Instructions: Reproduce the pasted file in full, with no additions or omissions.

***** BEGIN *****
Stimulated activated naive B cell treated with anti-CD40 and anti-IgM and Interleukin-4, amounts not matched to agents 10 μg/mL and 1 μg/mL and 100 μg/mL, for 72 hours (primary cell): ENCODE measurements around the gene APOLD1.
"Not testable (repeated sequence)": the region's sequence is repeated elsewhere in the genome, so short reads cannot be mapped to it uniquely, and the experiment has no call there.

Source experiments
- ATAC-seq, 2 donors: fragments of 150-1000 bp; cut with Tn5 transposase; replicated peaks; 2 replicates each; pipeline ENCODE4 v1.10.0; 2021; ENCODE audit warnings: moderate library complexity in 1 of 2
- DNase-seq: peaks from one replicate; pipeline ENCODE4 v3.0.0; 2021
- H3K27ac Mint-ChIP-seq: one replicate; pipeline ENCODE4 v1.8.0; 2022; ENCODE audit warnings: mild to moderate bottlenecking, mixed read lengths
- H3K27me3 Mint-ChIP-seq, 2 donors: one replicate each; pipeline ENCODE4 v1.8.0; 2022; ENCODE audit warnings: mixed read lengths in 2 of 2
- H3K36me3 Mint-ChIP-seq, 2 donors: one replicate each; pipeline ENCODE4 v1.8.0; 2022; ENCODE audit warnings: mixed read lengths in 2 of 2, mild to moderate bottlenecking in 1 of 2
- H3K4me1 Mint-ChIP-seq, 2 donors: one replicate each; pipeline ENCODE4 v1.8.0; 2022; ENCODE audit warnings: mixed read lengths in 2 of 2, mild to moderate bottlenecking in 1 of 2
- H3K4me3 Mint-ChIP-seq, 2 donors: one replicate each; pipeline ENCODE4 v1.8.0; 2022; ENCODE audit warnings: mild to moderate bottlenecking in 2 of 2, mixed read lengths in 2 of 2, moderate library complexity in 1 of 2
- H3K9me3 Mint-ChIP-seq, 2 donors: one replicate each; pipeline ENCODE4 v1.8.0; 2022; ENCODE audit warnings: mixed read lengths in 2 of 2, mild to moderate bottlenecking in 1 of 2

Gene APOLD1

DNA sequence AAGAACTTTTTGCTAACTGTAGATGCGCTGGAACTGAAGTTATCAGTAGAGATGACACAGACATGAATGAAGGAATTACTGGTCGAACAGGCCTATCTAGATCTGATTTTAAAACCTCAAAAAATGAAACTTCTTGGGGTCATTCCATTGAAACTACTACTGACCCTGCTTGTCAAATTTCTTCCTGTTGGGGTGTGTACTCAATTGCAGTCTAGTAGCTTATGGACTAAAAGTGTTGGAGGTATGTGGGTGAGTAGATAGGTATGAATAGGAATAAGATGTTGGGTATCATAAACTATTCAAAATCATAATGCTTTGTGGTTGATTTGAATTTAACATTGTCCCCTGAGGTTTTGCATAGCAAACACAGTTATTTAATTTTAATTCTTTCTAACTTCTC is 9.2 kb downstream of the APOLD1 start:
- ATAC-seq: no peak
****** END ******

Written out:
Stimulated activated naive B cell treated with anti-CD40 and anti-IgM and Interleukin-4, amounts not matched to agents 10 μg/mL and 1 μg/mL and 100 μg/mL, for 72 hours (primary cell): ENCODE measurements around the gene APOLD1.
"Not testable (repeated sequence)": the region's sequence is repeated elsewhere in the genome, so short reads cannot be mapped to it uniquely, and the experiment has no call there.

Source experiments
- ATAC-seq, 2 donors: fragments of 150-1000 bp; cut with Tn5 transposase; replicated peaks; 2 replicates each; pipeline ENCODE4 v1.10.0; 2021; ENCODE audit warnings: moderate library complexity in 1 of 2
- DNase-seq: peaks from one replicate; pipeline ENCODE4 v3.0.0; 2021
- H3K27ac Mint-ChIP-seq: one replicate; pipeline ENCODE4 v1.8.0; 2022; ENCODE audit warnings: mild to moderate bottlenecking, mixed read lengths
- H3K27me3 Mint-ChIP-seq, 2 donors: one replicate each; pipeline ENCODE4 v1.8.0; 2022; ENCODE audit warnings: mixed read lengths in 2 of 2
- H3K36me3 Mint-ChIP-seq, 2 donors: one replicate each; pipeline ENCODE4 v1.8.0; 2022; ENCODE audit warnings: mixed read lengths in 2 of 2, mild to moderate bottlenecking in 1 of 2
- H3K4me1 Mint-ChIP-seq, 2 donors: one replicate each; pipeline ENCODE4 v1.8.0; 2022; ENCODE audit warnings: mixed read lengths in 2 of 2, mild to moderate bottlenecking in 1 of 2
- H3K4me3 Mint-ChIP-seq, 2 donors: one replicate each; pipeline ENCODE4 v1.8.0; 2022; ENCODE audit warnings: mild to moderate bottlenecking in 2 of 2, mixed read lengths in 2 of 2, moderate library complexity in 1 of 2
- H3K9me3 Mint-ChIP-seq, 2 donors: one replicate each; pipeline ENCODE4 v1.8.0; 2022; ENCODE audit warnings: mixed read lengths in 2 of 2, mild to moderate bottlenecking in 1 of 2

Gene APOLD1

DNA sequence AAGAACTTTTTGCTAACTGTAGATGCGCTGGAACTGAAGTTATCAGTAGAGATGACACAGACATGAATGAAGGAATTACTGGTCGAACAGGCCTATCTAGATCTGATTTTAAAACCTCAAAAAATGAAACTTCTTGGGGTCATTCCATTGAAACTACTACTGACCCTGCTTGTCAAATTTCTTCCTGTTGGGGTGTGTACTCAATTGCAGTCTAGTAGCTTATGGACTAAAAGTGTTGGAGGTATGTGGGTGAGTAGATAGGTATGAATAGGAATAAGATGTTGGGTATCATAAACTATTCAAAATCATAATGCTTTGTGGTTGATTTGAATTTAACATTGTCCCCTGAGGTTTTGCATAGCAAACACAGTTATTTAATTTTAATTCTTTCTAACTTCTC is 9.2 kb downstream of the APOLD1 start:
- ATAC-seq: no peak